Three crew members of the commercial fishing boat Sea Spearit pleaded guilty to charges that they were illegally spearfishing in waters off Valiant Rock in Block Island Sound, according to a press release issued by the State Department of Environmental Conservation on Monday.
The ship’s captain, Christopher Miller, pleaded guilty to the “illegal commercialization of fish, shellfish, crustaceans and wildlife, a class A misdemeanor,” and will be ordered to pay a $15,000 fine in lieu of 45 days in jail, and participate in a total of 210 hours of community service, according to the release.
His crew members, Erik A. Oberg of Montauk and Mica Marder of East Hampton, also pleaded guilty to “violations of the Environmental Conservation Law for illegal commercialization of fish” and must complete “140 hours of community service within one year and pay a fine not to exceed $500.”
A fourth man, Peter J. Correale of New Canaan, Connecticut, is currently out of the country and will be charged at a later date.
The charges stemmed from an incident in late August in which Environmental Conservation Officers say they observed three “divers with spear guns in hand boarding the fishing vessel Sea Spearit at Valiant Rock in a shallow area east of Gull Island.” The ECOs then boarded the ship and found coolers of “tagged and untagged” striped bass. All of the fish, according to the release, had spear wounds in their gill areas.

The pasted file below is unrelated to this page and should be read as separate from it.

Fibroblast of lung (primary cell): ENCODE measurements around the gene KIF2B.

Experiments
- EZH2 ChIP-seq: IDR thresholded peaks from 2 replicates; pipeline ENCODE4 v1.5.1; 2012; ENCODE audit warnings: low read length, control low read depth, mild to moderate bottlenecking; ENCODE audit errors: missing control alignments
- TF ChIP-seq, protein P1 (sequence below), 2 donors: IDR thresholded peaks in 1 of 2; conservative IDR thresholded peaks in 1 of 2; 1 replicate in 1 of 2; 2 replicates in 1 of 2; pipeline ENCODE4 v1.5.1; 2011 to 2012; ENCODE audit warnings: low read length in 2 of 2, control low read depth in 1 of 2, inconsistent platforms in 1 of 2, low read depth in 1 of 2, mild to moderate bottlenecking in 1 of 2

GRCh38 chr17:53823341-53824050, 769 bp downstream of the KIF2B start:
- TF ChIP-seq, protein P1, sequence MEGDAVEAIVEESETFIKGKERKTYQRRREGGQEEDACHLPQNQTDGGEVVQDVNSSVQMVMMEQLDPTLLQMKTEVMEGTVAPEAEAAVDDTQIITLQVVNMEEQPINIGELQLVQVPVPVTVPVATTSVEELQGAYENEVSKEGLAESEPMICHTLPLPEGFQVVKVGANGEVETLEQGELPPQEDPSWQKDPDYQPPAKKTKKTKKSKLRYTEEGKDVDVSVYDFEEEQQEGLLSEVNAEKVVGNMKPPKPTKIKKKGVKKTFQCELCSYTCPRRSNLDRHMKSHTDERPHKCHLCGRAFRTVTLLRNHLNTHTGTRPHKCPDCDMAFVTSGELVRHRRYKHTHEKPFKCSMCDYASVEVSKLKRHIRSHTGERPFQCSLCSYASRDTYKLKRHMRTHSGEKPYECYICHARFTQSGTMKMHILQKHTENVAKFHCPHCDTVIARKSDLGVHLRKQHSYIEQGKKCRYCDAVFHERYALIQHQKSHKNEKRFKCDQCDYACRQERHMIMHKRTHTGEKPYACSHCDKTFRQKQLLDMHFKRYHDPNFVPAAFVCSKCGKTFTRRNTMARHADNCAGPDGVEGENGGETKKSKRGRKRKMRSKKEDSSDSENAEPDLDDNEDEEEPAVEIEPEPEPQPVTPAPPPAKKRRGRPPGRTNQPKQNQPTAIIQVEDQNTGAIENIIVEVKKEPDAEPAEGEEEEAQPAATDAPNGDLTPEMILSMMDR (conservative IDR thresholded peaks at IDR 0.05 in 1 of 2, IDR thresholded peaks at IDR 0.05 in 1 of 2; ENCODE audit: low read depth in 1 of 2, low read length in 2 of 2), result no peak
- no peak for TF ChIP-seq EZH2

After taking possession of the fish, the Suffolk County medical examiner’s office determined that the “total unlawfully harvested striped bass weighed 926.5 pounds, valued at $4,632.”
It is against State Environmental Conservation law to take striped bass “for commercial purposes by spear, due to the fact there is a slot size limit that is hard to determine until the fish are actually in hand. In addition, this method is a much easier way to secure a fish whose populations need to be managed to ensure the continued viability of the fishing stock,” said the release.
“New York State’s proud fishing tradition goes back hundreds of years,” said DEC Regional Director Peter A. Scully in the release. “It is regrettable when a few bad actors tarnish the reputation of a sound and admirable profession. We are very fortunate to have a police force which works tirelessly to prevent these individuals from taking advantage of our natural resources and ensure they are prosecuted to the full extent of the law.”
Mr. Miller was caught with 100 pounds of speared striped bass last October. The fish were hidden in a compartment in his boat, according to the DEC, and was well over the $250 threshold. In 2009, Mr. Miller was also cited for catching 41 black sea bass out of season and possessing eight more blackfish than the limit, four.